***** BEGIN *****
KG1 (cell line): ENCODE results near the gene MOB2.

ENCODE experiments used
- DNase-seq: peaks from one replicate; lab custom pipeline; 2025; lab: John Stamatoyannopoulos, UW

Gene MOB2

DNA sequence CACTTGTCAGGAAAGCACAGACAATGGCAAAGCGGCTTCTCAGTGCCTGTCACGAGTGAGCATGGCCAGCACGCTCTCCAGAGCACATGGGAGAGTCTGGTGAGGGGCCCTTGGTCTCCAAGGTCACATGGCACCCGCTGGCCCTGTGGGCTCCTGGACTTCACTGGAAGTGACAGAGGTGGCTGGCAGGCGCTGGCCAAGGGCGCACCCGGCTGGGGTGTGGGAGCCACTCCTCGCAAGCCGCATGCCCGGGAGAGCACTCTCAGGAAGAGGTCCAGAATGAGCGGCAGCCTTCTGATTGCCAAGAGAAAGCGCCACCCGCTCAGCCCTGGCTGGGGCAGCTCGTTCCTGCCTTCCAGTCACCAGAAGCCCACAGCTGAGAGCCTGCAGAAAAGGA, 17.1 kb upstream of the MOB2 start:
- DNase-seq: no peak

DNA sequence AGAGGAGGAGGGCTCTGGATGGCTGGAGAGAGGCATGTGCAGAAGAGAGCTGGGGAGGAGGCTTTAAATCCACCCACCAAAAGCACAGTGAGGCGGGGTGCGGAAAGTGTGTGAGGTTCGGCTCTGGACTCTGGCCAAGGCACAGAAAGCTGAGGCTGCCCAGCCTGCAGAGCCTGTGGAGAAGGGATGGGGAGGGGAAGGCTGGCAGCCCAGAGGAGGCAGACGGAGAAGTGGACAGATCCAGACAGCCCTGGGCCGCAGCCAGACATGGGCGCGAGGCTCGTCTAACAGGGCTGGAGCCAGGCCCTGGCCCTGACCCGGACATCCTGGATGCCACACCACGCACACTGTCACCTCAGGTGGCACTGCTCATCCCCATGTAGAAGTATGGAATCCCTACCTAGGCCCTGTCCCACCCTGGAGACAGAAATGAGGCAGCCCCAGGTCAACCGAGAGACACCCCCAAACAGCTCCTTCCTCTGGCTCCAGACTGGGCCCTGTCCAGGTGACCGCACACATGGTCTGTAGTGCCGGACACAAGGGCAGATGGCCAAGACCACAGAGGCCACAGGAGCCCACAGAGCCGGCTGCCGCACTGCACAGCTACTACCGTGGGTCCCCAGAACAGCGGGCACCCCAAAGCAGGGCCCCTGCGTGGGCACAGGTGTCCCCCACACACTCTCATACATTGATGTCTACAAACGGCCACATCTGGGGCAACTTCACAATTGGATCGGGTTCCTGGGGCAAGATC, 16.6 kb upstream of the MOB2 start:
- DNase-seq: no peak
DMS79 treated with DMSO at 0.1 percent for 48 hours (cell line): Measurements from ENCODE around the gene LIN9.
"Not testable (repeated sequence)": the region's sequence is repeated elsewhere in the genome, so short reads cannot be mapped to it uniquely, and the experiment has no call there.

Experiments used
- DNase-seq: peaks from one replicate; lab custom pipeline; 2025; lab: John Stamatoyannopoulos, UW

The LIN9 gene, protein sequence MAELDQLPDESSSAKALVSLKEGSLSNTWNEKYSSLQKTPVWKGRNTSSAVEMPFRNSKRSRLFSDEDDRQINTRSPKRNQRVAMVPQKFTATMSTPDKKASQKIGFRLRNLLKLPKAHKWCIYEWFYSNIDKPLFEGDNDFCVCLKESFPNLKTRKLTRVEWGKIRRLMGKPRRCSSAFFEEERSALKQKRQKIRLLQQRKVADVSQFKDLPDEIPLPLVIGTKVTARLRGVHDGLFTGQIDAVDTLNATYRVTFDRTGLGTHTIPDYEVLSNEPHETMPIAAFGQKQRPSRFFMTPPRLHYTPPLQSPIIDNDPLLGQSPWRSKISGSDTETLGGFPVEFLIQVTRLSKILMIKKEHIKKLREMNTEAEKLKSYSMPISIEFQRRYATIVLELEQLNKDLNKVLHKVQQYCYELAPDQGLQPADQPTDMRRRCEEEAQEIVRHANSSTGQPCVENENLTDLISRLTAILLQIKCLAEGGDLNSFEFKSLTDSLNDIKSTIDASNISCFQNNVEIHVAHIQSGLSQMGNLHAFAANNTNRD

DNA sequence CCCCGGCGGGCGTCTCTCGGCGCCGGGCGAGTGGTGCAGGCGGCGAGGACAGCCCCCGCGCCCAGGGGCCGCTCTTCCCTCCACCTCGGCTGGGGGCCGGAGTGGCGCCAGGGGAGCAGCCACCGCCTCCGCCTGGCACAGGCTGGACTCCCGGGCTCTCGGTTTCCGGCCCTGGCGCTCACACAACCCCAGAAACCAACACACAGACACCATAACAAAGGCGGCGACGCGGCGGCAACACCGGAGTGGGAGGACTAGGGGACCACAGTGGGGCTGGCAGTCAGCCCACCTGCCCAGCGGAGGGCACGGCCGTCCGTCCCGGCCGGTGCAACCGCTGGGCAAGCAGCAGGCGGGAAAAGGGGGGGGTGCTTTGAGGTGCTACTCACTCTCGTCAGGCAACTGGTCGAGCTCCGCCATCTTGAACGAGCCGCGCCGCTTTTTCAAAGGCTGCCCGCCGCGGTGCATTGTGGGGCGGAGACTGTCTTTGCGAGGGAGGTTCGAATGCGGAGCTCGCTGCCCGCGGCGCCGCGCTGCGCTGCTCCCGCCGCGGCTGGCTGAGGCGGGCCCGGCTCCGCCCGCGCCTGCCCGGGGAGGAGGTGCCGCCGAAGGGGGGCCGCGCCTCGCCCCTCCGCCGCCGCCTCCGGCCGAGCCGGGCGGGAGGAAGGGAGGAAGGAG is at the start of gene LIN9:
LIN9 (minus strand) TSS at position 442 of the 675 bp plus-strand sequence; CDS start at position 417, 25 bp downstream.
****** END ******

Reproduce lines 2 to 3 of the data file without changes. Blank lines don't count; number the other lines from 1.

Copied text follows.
ENCODE experiments used
- DNase-seq: peaks from one replicate; lab custom pipeline; 2025; lab: John Stamatoyannopoulos, UW